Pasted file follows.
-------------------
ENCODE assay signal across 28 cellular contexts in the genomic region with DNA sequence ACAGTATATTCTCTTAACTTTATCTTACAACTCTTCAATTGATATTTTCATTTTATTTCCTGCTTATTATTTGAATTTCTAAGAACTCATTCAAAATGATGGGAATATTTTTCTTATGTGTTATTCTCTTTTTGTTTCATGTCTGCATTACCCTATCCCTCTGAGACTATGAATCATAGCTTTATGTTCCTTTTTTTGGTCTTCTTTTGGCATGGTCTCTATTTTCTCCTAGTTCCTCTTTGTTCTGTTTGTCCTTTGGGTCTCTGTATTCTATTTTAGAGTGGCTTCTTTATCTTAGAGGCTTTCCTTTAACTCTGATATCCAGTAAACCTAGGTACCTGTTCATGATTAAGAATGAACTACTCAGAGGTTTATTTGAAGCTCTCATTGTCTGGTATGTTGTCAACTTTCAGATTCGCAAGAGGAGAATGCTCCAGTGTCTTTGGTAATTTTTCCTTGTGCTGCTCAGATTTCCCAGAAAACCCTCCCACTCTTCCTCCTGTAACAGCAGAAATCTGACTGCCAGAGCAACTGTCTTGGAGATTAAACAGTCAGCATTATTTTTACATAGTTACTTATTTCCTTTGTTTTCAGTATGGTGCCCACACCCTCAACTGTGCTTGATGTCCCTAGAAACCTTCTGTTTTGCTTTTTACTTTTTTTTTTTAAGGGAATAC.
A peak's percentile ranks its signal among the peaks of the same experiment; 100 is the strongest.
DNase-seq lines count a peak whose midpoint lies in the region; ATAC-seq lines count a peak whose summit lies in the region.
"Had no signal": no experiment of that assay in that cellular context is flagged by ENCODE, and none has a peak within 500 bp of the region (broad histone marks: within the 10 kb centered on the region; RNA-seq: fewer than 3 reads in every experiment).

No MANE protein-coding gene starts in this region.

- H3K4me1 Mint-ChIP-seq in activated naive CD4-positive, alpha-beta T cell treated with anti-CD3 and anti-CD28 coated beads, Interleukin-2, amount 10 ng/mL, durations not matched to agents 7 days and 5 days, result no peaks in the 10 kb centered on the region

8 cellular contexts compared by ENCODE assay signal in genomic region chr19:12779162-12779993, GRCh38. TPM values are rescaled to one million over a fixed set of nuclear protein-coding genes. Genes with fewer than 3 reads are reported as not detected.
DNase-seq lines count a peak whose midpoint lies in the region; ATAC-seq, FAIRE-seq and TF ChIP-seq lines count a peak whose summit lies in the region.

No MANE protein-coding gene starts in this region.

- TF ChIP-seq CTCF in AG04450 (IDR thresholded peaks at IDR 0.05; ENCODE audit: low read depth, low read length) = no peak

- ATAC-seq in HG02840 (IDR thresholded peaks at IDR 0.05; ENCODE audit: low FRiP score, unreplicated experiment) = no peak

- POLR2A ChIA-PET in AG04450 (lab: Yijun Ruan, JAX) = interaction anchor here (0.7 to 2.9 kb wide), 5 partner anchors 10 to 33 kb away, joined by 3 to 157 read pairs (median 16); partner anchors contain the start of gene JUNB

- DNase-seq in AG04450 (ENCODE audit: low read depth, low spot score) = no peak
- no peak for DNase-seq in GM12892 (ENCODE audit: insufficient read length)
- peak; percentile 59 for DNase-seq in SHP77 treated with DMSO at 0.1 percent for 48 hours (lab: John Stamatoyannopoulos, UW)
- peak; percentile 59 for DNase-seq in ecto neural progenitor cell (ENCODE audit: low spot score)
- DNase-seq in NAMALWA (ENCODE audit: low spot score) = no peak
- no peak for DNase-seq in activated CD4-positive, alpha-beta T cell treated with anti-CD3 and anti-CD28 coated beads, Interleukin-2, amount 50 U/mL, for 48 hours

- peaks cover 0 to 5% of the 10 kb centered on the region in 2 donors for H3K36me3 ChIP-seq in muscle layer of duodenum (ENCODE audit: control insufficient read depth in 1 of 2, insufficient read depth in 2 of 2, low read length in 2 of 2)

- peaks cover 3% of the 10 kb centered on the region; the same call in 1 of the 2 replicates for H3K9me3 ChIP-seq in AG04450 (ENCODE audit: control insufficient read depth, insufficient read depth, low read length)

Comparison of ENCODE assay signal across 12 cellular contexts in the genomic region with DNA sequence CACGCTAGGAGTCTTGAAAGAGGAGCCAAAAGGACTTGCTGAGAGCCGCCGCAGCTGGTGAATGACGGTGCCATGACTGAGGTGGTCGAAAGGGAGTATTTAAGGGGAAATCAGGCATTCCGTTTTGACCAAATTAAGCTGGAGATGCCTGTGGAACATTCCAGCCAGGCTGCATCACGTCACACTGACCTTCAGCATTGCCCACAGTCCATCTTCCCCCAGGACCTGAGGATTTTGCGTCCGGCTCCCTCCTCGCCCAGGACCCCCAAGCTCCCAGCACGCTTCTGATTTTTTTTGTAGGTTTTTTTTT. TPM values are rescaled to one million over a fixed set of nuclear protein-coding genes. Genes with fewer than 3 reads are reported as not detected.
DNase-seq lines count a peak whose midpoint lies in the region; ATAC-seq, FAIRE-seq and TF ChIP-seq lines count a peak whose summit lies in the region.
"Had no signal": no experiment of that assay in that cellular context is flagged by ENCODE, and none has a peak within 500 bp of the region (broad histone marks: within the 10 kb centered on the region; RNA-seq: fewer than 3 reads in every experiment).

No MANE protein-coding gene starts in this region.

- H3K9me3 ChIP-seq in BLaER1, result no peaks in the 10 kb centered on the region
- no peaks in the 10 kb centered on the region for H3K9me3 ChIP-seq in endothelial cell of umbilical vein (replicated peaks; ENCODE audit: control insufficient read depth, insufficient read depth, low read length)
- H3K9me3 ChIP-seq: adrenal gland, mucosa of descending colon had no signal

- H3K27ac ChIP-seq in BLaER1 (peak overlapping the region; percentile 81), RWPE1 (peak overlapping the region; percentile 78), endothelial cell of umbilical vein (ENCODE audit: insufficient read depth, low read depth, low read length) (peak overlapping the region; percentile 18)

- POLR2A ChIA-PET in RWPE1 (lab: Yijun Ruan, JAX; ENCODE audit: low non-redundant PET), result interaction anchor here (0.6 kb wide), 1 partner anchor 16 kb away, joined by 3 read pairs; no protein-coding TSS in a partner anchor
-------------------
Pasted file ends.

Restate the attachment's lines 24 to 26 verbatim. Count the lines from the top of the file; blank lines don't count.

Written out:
No MANE protein-coding gene starts in this region.

- H3K9me3 ChIP-seq in BLaER1, result no peaks in the 10 kb centered on the region
- no peaks in the 10 kb centered on the region for H3K9me3 ChIP-seq in endothelial cell of umbilical vein (replicated peaks; ENCODE audit: control insufficient read depth, insufficient read depth, low read length)